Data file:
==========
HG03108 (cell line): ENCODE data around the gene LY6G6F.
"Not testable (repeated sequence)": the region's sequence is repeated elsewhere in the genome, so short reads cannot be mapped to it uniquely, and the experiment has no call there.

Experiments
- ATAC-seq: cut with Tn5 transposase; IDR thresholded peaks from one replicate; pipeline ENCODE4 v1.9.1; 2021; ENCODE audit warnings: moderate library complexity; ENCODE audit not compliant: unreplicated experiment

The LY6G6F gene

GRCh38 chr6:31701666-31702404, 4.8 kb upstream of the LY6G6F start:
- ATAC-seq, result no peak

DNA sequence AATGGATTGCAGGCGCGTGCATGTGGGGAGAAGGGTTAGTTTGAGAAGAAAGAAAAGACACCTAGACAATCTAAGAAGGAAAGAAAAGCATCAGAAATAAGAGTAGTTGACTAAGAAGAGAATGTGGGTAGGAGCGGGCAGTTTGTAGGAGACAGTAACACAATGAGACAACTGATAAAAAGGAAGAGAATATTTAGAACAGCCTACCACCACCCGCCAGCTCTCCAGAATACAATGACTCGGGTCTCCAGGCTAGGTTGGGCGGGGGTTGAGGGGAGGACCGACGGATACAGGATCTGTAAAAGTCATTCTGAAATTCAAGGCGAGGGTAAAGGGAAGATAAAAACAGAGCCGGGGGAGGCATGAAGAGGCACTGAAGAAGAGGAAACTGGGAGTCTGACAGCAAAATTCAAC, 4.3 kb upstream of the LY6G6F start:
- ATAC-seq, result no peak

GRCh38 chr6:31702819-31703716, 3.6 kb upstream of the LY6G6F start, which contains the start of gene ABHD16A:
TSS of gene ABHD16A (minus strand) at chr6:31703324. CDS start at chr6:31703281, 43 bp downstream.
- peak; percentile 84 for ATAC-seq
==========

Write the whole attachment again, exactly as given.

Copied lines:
HG03108 (cell line): ENCODE data around the gene LY6G6F.
"Not testable (repeated sequence)": the region's sequence is repeated elsewhere in the genome, so short reads cannot be mapped to it uniquely, and the experiment has no call there.

Experiments
- ATAC-seq: cut with Tn5 transposase; IDR thresholded peaks from one replicate; pipeline ENCODE4 v1.9.1; 2021; ENCODE audit warnings: moderate library complexity; ENCODE audit not compliant: unreplicated experiment

The LY6G6F gene

GRCh38 chr6:31701666-31702404, 4.8 kb upstream of the LY6G6F start:
- ATAC-seq, result no peak

DNA sequence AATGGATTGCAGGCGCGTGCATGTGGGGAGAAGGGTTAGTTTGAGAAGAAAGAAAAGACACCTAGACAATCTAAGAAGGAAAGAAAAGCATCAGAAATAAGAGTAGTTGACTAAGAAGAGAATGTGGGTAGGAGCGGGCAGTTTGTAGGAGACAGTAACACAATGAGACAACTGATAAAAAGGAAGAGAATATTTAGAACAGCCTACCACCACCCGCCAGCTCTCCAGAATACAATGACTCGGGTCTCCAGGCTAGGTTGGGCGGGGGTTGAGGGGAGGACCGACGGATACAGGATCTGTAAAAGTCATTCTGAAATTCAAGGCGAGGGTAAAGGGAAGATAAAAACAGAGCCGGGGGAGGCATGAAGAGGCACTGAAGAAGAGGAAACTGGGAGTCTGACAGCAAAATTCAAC, 4.3 kb upstream of the LY6G6F start:
- ATAC-seq, result no peak

GRCh38 chr6:31702819-31703716, 3.6 kb upstream of the LY6G6F start, which contains the start of gene ABHD16A:
TSS of gene ABHD16A (minus strand) at chr6:31703324. CDS start at chr6:31703281, 43 bp downstream.
- peak; percentile 84 for ATAC-seq